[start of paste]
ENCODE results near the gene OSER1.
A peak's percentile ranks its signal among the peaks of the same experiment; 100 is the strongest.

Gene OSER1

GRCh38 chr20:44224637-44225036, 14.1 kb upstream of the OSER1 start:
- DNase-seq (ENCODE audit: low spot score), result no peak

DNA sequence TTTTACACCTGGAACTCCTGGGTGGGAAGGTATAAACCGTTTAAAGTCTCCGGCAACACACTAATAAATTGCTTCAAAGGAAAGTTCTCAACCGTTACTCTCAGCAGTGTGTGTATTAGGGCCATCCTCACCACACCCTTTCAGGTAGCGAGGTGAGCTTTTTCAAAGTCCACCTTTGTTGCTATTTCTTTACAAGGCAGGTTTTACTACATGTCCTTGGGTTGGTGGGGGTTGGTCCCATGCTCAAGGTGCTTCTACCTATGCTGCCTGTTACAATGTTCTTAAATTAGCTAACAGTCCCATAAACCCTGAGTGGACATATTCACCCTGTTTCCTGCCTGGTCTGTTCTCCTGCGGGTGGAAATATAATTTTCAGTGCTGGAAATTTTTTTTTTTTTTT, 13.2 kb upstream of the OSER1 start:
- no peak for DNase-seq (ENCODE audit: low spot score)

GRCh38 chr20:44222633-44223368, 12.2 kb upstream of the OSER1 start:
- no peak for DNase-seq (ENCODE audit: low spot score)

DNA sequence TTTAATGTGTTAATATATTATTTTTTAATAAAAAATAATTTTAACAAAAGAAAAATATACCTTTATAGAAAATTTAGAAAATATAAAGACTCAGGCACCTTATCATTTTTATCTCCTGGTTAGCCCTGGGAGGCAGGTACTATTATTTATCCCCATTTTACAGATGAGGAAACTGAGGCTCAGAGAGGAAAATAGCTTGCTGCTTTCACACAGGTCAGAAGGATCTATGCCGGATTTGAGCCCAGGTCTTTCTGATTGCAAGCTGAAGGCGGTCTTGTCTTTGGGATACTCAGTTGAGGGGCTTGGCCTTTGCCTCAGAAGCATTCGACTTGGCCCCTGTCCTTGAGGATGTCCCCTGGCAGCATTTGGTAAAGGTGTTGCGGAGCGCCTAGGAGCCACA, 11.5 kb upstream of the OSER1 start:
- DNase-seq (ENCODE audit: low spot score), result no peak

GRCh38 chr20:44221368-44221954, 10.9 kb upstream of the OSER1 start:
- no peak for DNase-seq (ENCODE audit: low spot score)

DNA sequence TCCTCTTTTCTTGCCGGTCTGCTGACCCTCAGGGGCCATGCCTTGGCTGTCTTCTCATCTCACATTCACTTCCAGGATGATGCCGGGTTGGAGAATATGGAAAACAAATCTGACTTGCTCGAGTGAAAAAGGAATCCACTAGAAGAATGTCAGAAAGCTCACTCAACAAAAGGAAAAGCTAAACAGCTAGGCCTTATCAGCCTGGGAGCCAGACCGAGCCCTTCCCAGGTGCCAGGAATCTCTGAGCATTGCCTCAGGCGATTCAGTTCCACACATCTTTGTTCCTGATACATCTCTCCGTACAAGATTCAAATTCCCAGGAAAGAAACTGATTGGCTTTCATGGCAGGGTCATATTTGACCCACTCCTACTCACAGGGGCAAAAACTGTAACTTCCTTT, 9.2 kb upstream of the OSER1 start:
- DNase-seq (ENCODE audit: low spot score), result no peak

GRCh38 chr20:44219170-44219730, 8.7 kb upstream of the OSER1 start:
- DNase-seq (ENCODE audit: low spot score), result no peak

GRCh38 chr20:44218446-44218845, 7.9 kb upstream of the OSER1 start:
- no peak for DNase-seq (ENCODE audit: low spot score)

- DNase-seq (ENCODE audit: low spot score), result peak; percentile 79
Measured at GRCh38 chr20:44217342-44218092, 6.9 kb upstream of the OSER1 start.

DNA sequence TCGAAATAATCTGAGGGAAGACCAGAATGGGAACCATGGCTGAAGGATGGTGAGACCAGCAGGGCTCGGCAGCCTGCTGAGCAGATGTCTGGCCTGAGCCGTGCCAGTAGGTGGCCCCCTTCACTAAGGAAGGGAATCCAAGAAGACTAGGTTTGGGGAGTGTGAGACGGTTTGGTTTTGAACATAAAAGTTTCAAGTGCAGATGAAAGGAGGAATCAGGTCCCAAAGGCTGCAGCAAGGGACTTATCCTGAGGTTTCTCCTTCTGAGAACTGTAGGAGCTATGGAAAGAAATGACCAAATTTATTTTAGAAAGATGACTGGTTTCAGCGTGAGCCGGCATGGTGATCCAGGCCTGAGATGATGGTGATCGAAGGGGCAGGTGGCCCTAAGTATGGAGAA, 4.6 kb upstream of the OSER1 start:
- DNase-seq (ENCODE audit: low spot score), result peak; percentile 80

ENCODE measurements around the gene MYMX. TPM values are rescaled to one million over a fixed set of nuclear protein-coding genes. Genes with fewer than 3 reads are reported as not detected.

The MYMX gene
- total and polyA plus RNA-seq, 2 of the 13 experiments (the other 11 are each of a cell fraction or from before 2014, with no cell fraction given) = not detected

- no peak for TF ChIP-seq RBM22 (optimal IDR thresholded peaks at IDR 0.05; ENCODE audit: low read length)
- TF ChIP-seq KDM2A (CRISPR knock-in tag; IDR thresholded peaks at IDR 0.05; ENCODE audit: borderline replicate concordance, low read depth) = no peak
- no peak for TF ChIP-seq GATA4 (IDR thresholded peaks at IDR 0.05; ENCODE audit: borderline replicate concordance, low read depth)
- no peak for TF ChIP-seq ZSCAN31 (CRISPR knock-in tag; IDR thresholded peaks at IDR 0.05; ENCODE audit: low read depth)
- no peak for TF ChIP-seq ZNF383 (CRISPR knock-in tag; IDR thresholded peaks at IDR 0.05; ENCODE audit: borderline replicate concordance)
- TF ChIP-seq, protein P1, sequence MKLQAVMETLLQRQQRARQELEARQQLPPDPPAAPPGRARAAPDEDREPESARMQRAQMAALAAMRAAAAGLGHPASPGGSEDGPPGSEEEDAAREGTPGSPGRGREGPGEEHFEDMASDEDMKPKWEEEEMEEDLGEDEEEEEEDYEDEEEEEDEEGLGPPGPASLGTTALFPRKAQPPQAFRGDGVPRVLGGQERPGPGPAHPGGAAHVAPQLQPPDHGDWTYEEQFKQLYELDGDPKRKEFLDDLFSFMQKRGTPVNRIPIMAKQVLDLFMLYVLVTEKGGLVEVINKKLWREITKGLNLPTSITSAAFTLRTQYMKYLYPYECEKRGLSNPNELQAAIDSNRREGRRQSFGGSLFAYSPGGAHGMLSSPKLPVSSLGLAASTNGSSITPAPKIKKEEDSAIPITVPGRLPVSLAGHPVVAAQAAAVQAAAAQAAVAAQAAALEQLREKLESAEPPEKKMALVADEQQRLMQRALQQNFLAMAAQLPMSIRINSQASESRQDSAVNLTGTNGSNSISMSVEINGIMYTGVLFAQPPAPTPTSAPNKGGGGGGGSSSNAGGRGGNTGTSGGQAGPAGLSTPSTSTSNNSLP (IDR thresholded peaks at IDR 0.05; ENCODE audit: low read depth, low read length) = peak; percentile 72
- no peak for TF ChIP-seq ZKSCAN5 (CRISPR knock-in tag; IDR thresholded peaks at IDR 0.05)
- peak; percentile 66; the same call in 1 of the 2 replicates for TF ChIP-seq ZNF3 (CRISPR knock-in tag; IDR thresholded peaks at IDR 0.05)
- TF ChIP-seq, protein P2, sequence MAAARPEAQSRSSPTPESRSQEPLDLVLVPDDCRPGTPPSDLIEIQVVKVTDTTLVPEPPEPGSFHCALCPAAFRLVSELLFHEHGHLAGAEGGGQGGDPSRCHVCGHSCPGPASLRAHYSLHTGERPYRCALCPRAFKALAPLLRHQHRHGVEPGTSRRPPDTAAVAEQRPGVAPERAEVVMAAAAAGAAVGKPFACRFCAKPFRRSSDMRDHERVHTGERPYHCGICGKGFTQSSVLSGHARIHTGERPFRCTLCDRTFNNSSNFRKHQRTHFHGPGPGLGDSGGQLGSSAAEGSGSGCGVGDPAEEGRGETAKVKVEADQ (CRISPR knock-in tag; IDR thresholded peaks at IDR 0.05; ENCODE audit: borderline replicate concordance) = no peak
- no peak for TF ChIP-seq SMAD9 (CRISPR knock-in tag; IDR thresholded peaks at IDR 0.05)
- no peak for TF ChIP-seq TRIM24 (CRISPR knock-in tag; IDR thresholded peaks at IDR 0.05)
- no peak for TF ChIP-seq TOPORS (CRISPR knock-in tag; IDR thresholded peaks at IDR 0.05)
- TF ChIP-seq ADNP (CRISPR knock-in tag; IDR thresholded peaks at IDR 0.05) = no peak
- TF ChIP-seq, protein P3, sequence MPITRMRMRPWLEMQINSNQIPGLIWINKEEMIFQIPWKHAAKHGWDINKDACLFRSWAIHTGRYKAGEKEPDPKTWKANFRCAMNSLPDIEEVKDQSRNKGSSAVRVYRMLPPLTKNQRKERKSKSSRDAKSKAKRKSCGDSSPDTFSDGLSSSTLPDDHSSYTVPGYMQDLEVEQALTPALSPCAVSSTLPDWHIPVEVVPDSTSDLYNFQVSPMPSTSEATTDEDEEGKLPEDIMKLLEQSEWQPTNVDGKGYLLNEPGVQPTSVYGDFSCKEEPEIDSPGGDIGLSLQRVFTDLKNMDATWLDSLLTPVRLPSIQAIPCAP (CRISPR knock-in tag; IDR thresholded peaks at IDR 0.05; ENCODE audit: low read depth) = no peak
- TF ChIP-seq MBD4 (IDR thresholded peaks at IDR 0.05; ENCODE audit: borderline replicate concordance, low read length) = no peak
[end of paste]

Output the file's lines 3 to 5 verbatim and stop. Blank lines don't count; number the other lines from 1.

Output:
Gene OSER1

GRCh38 chr20:44224637-44225036, 14.1 kb upstream of the OSER1 start:
- DNase-seq (ENCODE audit: low spot score), result no peak